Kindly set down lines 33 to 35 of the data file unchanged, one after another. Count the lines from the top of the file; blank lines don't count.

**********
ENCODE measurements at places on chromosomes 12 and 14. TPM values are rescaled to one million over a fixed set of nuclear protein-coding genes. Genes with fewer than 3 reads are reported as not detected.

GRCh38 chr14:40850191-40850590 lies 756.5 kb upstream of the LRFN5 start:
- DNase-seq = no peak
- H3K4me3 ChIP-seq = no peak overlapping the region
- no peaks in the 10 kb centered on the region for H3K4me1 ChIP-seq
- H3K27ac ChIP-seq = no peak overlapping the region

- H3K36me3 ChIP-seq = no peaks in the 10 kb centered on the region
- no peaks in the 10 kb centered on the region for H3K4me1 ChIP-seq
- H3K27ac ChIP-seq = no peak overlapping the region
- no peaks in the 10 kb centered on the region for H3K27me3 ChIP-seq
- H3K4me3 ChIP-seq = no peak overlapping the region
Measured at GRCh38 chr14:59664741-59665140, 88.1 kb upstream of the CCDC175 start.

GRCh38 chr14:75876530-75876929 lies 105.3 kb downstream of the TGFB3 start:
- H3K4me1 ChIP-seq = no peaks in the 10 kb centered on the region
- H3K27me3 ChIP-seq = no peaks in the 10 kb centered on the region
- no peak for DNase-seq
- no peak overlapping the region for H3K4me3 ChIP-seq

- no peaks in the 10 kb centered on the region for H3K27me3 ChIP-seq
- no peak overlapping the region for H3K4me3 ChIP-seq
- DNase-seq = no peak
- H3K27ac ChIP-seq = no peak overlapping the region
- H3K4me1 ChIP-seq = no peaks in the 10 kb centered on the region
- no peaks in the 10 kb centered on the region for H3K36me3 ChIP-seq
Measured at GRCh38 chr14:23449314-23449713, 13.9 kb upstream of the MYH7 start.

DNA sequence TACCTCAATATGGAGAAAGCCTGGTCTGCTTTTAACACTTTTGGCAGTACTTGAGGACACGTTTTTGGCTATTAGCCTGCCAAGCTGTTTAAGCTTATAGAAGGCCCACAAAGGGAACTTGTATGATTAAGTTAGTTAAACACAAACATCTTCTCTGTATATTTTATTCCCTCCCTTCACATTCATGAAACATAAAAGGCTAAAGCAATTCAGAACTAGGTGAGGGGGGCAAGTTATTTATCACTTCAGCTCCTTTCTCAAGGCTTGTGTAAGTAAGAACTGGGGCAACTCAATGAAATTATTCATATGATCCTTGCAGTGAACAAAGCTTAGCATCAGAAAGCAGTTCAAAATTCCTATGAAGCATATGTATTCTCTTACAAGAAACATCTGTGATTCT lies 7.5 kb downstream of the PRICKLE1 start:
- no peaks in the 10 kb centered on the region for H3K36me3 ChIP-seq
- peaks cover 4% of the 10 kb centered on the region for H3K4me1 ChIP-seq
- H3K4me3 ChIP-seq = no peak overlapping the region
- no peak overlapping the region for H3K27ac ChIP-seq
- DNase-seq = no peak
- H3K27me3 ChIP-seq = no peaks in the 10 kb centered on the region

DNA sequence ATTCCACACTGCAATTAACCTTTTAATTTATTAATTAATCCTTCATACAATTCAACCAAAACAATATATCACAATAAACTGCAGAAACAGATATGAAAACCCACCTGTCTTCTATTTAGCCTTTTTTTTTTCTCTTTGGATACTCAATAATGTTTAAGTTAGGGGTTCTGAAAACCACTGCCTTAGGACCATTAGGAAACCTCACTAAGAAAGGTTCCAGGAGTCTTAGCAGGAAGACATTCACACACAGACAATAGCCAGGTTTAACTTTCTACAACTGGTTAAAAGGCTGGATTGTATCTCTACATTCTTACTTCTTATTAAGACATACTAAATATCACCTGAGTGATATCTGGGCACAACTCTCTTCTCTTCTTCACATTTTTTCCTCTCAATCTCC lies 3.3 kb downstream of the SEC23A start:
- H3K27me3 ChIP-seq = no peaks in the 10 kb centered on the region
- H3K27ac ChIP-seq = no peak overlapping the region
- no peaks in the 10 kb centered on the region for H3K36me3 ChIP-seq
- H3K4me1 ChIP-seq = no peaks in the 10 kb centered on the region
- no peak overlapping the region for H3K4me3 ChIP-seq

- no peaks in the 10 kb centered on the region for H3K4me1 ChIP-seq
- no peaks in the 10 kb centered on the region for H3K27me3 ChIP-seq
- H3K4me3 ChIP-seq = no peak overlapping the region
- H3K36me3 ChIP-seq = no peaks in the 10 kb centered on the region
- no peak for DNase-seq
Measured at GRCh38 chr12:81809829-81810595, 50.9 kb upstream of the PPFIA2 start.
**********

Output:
- H3K27me3 ChIP-seq = no peaks in the 10 kb centered on the region
- H3K27ac ChIP-seq = no peak overlapping the region
- no peaks in the 10 kb centered on the region for H3K36me3 ChIP-seq